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Stories: Real-world coaching to achieve your goals


If you’re a teen with a disability, Skills for Transition can pair you with a life-skills coach who will help you set and achieve your goals for independence.

Want to learn to cook, budget for clothes, write a resumé or take the TTC to a movie?

Skills for Transition at Bloorview can make it happen!

Real-life ‘before and after’

Client: 18-year-old male with acquired brain injury
Goal: Cook and serve a meal.
Before: Had never cooked, didn’t know standard measurements, had trouble with sequencing.
After: Cooked a meal independently for his girlfriend while his family was away (stuffed feta and sage chicken breast with rice and a salad!)

Client: 19-year old woman with a mild intellectual disability
Goal: Take streetcar and subway to and from school every day, and to visit friends and family.
Not familiar with TTC, had never ridden alone, lacked confidence.
After: Takes TTC to school and back everyday and to go out with friends. “I don’t have to wait for someone to drive me anymore.”


Client: 17-year-old woman with cerebral palsy and vision impairment
Goal: Become comfortable using the subway and bus routes on her own.
Before: Petrified of the subway as she feared it would stop inside the tunnel. Would only ride with her mother.
After: Comfortable taking TTC to movies with a friend and to co-op job. “I love riding the subway now.”

What a parent says

 “Skills for Transition is a methodical, step-by-step, incremental program that taught my daughter different skills each week that she could build on and become more confident with. She needed to learn she could cope on her own if she ran into a problem. I had been working with her on taking the TTC but it was really hard for me to let her make the decisions and choices and not automatically take over. As a parent, you want to protect them, but that’s the problem! My daughter now takes the TTC on her own to school everyday. It’s a miracle.”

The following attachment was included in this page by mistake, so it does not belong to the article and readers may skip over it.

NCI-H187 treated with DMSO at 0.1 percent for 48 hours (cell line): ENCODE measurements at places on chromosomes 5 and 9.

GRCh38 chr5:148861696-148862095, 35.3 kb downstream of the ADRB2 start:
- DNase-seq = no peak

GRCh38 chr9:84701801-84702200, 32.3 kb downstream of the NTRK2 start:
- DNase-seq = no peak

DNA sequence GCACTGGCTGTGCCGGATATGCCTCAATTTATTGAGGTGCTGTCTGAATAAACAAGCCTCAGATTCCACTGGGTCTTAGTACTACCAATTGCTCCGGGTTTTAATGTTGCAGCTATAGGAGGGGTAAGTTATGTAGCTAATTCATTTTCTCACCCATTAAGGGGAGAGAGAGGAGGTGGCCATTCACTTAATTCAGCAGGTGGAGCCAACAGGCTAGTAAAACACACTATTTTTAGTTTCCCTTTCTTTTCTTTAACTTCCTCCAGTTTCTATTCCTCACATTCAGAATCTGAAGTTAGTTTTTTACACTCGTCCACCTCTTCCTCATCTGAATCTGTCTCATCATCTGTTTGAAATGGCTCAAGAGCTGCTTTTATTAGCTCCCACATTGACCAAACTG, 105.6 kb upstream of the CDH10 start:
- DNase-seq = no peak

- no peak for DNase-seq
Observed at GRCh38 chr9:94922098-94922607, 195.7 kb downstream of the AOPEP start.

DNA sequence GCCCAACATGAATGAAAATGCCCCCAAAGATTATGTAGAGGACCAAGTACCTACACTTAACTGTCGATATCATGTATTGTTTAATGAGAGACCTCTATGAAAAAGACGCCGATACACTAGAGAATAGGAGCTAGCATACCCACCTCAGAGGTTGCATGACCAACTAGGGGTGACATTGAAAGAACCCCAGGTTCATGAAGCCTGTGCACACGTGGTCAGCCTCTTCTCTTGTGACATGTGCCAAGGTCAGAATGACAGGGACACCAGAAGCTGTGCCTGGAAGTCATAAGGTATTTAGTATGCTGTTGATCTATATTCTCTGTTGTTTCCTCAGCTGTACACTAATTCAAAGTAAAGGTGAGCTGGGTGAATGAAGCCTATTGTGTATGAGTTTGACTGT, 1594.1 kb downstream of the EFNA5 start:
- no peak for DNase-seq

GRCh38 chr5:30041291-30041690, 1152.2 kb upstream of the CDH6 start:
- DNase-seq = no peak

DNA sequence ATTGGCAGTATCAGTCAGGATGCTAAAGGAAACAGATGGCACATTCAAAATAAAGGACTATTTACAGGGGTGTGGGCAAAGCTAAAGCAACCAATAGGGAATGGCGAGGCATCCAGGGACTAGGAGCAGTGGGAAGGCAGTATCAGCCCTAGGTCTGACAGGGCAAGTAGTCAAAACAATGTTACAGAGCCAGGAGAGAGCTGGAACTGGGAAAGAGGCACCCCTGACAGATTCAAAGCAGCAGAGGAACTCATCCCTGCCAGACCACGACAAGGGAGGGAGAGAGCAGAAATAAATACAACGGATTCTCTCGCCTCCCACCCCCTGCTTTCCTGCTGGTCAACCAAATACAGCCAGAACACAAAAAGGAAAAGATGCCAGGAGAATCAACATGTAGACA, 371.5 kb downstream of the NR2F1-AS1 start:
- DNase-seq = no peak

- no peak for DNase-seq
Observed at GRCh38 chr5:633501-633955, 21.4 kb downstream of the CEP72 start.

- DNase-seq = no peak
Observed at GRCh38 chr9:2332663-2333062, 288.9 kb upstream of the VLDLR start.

From a Skills for Transition coach

“Making mistakes is a big part of learning and instead of jumping in before they make the mistake, we let clients make the mistake, then help them problem-solve on how they can handle it. Part of what we do is coach the family on how to coach the youth as opposed to doing things for them because it’s faster. We typically meet every two weeks with a client over a 10-month period. Over that time, the coach gradually pulls back and lets the client take the reins. During that time clients also choose a family member or friend who will encourage them to practise new skills inbetween visits."

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